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He said the hardest part was navigating the maze of city regulations and bylaws, which caused delays and money lost. Berg said he reached out to Coun. Hilary Gough for help and she was able to smooth things out and get Berg — and the studio — back on track.
“She saved the project,” he said. “I told her I had about three months until I ran out of money … It was scary.”
Saskatoon Clayworks officially opened in February 2019 and things have been busy ever since.
“The demand caught me off guard. I was anticipating about 500 students and I got about 700,” he said.
Students take classes in wheel-thrown pottery, hand-built pottery and stained glass creation. Those who want to be members can pay $425 annually, plus eight hours of volunteering time within the studio, to have access to a private members’ space to create whenever inspiration strikes.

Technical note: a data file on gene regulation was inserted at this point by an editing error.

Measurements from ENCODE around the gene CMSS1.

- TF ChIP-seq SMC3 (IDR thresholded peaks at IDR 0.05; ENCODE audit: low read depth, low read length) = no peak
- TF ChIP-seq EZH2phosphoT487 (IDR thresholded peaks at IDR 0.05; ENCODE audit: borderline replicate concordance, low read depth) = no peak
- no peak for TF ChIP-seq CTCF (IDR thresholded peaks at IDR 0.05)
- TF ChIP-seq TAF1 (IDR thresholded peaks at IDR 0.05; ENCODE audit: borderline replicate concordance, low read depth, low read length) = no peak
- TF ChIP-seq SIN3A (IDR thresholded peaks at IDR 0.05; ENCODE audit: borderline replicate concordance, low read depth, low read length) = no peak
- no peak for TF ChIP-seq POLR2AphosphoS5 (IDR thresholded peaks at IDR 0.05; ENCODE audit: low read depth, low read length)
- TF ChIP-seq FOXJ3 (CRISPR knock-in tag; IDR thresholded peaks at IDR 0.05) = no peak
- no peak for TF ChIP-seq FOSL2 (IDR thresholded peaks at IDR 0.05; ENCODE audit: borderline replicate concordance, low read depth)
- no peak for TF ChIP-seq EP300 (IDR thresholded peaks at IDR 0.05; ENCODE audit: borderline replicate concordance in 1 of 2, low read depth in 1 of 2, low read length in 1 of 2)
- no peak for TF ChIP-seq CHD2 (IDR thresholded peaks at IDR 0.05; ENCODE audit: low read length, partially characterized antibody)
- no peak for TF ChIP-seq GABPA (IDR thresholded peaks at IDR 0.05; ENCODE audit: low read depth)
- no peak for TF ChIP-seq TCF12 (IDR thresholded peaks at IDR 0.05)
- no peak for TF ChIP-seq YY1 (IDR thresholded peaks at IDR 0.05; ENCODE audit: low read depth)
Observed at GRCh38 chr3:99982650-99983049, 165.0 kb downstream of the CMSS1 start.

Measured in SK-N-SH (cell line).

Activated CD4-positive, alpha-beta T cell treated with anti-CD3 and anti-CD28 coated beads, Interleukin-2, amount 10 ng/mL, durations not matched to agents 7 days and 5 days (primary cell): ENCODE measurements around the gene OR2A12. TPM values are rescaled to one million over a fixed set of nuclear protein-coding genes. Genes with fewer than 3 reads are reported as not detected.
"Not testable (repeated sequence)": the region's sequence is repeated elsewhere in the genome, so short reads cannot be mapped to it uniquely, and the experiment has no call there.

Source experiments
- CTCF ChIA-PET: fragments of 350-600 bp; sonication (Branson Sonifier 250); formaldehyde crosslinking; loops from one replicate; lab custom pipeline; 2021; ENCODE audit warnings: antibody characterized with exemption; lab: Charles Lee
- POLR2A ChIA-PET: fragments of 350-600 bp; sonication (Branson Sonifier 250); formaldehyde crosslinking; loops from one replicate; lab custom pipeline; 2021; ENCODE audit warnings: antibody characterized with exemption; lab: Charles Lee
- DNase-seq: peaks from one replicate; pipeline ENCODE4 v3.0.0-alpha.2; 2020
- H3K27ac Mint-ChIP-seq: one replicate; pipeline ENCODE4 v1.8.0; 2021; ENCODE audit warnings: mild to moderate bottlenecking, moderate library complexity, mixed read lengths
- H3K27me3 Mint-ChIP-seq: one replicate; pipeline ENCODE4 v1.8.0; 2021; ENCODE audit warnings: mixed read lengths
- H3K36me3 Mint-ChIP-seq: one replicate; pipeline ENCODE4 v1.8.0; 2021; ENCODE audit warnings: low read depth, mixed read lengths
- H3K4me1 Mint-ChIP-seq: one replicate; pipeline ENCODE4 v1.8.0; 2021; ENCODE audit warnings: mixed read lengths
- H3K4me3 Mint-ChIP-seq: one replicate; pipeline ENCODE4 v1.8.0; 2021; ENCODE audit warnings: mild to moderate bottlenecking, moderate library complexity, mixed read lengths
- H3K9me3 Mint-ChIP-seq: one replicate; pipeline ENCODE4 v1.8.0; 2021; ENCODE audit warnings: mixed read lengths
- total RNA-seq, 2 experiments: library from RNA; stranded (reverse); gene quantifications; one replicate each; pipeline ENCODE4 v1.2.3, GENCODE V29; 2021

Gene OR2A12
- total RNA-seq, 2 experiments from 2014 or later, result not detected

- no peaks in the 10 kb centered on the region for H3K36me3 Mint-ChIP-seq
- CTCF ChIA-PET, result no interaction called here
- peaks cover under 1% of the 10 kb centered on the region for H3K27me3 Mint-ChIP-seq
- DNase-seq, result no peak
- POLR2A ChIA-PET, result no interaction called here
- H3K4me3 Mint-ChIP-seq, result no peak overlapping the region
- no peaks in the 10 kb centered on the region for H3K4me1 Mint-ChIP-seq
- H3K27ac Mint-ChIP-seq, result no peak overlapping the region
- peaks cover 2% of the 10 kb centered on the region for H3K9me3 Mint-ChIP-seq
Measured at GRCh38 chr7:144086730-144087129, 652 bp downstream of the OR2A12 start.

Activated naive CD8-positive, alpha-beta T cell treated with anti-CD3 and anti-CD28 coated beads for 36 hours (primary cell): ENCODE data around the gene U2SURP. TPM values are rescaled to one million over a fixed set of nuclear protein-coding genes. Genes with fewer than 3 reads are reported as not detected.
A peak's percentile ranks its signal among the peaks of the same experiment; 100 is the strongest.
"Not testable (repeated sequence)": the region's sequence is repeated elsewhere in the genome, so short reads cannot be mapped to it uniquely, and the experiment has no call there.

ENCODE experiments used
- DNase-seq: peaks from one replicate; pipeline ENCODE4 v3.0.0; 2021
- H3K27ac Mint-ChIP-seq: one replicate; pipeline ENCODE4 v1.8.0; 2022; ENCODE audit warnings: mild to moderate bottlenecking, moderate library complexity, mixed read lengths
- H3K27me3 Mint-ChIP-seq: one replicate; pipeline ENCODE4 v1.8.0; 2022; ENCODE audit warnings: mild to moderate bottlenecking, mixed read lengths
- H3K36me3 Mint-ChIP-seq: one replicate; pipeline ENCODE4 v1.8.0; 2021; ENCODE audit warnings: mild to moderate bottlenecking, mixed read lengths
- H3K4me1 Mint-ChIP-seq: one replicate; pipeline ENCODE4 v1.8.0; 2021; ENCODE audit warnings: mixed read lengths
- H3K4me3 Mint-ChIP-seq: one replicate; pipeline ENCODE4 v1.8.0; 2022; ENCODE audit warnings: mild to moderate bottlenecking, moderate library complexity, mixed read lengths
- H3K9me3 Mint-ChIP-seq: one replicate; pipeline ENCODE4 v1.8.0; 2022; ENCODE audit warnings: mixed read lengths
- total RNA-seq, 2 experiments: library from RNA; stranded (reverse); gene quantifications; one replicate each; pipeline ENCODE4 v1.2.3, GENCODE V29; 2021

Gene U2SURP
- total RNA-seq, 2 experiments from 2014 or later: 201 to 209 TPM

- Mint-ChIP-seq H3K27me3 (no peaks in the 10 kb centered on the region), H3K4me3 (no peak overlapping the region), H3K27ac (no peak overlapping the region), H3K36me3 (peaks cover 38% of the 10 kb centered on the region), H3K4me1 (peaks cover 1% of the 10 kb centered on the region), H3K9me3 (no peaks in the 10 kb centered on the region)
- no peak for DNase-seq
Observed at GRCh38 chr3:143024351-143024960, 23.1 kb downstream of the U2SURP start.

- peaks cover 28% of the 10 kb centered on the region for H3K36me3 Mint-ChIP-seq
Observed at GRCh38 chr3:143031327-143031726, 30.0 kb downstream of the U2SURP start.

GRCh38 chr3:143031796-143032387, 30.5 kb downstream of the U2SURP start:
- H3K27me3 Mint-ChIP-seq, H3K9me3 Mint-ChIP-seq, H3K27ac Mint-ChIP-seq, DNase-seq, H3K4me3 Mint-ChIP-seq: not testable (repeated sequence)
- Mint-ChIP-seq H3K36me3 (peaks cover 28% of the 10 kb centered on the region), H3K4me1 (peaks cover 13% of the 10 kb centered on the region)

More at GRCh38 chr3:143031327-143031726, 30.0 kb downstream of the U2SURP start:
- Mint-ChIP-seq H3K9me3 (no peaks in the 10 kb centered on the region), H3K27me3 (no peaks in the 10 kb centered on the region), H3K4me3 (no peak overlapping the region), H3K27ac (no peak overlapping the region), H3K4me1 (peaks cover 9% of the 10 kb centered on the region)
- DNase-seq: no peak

Berg hopes members will want to take over the studio when he is ready to retire, which would keep a much-needed studio space open to future potters.
He says the main goal of his studio is to create a welcoming environment where people can learn and expand their pottery skills at their own pace without feeling that their work isn’t good enough.
“That’s the nice thing about the intro to clay class,” he says. “It’s a combination of wheel-throwing and hand building … Everyone starts at the same level. It can be kind of intimidating to walk into a full-on pottery class with people who are extremely gifted — so we are trying to even that out.”آموزش سئو